Mattingly On Dodgers Bullpen: ‘Right Now Things Are Good Out There’

Richard Mackson-USA TODAY Sports
Richard Mackson-USA TODAY Sports

For a team that manager Don Mattingly has said repeatedly is built on pitching, the Los Angeles Dodgers began the 2015 season faced with the prospect, and in some cases the expectation, of having another shaky bullpen.

It was their Achilles heel last season and was a weakness that purportedly was solved by not re-signing Chris Perez and banishing Brian Wilson. However, that notion was put to the test when it was determined the Dodgers would be without Kenley Jansen and Brandon League for the first month or so of the season.

In their absence, new-comer to the organization Joel Peralta, and young arms Pedro Baez and Yimi Garcia have answered the bell. The trio has combined to throw 17.2 innings, racked up 23 strikeouts and allowed just one earned run.

Peralta was the only of the three used in Saturday’s win over the Colorado Rockies, earning his third save of the season. When asked about the bullpen, Mattingly expressed confidence in the group that’s been a surprise.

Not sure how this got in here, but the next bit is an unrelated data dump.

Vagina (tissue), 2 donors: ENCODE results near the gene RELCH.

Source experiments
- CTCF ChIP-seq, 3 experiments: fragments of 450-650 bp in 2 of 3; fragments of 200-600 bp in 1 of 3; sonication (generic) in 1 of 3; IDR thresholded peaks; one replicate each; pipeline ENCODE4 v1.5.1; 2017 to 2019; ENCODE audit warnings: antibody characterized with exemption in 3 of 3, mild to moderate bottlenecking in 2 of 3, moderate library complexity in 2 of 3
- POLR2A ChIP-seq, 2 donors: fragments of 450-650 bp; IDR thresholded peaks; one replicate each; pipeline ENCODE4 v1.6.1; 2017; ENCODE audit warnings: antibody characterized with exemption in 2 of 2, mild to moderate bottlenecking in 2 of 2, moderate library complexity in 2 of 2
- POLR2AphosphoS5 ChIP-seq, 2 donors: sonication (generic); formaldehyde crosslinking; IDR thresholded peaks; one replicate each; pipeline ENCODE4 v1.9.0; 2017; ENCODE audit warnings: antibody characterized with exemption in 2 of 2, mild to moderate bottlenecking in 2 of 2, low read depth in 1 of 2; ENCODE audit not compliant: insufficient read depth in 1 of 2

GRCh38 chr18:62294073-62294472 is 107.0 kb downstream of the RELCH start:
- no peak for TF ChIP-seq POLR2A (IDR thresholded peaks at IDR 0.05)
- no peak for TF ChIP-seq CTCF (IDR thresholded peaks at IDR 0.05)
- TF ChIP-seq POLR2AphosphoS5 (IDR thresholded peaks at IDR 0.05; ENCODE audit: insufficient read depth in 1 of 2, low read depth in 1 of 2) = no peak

“For the most part they’ve thrown the ball really well,” Mattingly said. “They’ve kind of settled in. We’ve got a number of weapons out there with guys you feel comfortable going to, a lot of different guys who are throwing the ball well. Right now things are good out there.”

Mattingly said prior to the season beginning he wouldn’t name a temporary closer with Jansen out and instead would rely on matchups. Chris Hatcher earned a save on Opening Day but had a bit of a rough patch, which opened the door for Peralta, who leads the team in saves.

Peralta’s six appearances is tied with Garcia, Hatcher, J.P. Howell and Paco Rodriguez for the team lead; Baez is a close second with five relief appearances. Garcia leads all relievers with seven innings under his belt.

As he indicated in Spring Training, Mattingly has used his bullpen as he best sees fit in the moment. It’s at times led to instances of some overanalyzing on his part — see Rodriguez frequently being used only to face one batter — but it doesn’t appear to have had an adverse effect.

The bullpen concluded the six-game homestand with 28 strikeouts in 20.1 innings and just one run allowed. Impressive as the relievers have been, the group will have a different look once Jansen and League return.


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